GINGER'S STORY CONTINUED. 85
damson.' Then he led me into my box, took off the saddle and bridle with his own hands, and tied me up; then he called for a pail of warm water and a sponge, took off his coat, and while the stable-man held the pail he sponged my sides a good while, so tenderly that I was sure he knew how sore and bruised they were. ' Whoa! my pretty one,' he said,' stand still, stand still.' His very voice did me good, and the bathing was very comfortable. The skin was so broken at the corners of my mouth that I could not eat the hay, the stalks hurt me. He looked closely at it, shook his head, and told the man to fetch a good bran mash and put some meal into it. How good that mash was! and so soft and healing to my mouth. He stood by all the time I was eating, stroking me and talking to the man. * If a high-mettled creature like this,' said he, ' can't be broken in by fair means, she will never be good for anything.'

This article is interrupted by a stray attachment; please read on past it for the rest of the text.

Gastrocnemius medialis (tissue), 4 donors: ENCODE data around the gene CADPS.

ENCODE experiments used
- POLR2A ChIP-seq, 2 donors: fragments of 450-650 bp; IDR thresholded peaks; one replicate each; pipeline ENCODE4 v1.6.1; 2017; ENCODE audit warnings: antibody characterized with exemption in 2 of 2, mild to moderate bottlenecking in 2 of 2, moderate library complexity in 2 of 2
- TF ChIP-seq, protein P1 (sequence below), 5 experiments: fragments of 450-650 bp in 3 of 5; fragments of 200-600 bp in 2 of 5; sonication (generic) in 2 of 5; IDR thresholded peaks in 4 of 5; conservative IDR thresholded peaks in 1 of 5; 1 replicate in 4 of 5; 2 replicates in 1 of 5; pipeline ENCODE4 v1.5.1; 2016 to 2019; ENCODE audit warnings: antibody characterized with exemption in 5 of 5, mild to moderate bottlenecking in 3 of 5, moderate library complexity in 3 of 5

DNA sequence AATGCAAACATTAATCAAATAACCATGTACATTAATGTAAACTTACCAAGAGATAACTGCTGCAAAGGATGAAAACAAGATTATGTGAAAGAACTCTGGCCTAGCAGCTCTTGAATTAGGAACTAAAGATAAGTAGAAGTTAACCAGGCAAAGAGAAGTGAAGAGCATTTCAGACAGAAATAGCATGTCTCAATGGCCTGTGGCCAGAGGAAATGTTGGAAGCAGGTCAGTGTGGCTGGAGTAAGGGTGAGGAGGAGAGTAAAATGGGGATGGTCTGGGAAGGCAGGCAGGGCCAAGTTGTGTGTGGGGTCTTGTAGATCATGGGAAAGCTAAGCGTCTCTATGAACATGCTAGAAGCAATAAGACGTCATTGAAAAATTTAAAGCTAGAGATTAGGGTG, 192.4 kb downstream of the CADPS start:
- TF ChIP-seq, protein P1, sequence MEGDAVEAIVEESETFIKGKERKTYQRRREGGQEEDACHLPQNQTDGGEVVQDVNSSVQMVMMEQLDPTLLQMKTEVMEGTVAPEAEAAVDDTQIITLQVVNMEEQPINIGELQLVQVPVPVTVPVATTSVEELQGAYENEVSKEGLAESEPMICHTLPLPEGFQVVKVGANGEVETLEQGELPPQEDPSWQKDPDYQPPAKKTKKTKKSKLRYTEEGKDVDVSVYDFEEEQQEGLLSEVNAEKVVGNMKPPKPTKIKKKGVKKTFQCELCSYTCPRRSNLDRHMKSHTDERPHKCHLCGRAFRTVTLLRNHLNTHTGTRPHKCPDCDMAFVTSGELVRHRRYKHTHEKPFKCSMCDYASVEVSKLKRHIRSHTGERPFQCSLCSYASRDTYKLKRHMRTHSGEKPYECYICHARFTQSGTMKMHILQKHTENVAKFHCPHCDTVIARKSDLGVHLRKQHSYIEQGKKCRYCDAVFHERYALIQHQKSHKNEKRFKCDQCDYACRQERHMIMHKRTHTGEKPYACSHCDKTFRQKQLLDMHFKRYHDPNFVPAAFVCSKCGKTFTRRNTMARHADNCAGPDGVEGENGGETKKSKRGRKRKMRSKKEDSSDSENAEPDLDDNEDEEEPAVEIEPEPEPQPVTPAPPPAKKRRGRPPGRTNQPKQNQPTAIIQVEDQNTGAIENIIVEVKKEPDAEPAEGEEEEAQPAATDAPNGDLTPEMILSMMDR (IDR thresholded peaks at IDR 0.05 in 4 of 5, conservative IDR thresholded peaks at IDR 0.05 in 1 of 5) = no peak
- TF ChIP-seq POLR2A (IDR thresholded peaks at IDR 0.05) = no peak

"After that he often came to see me, and when my mouth was healed, the other breaker, Job, they called him, went on training me; he was steady and thoughtful, and I soon learned what he wanted."
ginger's story continued.
The next time that Ginger and I were together in the paddock she told me about her first place.
" After my breaking in,'? she said, " I was bought by a dealer to match another chestnut horse. For some weeks he drove us together, and then we were sold to a fashionable gentleman, and were sent up to London. I had been driven with a check-rein by the dealer, and I hated it worse than anything else; but in this place we were reigned far